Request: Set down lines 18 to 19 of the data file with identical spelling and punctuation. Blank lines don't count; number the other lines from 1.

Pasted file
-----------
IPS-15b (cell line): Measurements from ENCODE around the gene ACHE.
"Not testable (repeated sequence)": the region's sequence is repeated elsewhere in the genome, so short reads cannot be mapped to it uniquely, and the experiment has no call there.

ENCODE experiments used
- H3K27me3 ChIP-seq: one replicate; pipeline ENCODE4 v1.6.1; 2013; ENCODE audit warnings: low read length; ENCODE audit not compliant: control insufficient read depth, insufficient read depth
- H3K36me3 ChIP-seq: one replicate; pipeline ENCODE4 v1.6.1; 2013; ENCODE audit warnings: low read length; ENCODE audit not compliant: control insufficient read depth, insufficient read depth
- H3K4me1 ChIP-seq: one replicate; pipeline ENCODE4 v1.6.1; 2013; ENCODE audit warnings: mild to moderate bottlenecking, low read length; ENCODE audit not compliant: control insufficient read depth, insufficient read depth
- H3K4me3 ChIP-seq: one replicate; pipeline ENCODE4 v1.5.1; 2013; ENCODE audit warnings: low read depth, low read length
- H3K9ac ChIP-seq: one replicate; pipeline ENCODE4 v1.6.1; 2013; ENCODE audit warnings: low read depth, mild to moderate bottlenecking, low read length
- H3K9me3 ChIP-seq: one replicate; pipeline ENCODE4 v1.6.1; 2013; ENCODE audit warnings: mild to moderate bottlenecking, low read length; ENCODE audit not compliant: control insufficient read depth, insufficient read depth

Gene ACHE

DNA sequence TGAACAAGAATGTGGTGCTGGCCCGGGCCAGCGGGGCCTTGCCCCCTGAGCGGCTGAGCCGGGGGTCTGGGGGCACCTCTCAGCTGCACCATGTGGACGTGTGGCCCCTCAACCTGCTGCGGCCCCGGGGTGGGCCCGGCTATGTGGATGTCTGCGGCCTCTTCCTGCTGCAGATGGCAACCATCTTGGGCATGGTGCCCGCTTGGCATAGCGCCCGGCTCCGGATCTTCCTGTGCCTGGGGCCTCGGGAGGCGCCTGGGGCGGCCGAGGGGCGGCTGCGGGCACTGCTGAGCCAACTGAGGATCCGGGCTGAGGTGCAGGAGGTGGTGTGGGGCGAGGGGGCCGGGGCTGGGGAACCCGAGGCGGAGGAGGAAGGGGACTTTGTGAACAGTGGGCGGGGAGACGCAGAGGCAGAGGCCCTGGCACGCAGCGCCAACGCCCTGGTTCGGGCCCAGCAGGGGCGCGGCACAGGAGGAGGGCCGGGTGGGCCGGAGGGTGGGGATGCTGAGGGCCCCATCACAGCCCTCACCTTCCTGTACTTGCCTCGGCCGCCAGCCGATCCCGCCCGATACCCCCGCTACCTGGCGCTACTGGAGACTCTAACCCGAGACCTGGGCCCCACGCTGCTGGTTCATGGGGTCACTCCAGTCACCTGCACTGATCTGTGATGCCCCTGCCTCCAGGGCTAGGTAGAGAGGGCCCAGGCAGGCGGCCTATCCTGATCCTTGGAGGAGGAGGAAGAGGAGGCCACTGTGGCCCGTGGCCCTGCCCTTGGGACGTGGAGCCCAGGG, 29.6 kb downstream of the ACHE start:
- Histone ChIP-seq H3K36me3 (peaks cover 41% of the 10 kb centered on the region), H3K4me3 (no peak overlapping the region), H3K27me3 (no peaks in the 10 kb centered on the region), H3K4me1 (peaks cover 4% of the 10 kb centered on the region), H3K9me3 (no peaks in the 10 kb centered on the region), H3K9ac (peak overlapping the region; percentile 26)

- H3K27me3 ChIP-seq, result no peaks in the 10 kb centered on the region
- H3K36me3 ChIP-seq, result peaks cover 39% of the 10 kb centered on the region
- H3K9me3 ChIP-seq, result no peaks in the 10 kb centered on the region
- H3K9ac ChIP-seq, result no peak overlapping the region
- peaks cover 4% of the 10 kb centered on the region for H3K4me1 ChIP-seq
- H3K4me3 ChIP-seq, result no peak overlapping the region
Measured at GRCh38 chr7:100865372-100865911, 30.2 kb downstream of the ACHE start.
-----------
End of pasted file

- H3K4me3 ChIP-seq, result no peak overlapping the region
Measured at GRCh38 chr7:100865372-100865911, 30.2 kb downstream of the ACHE start.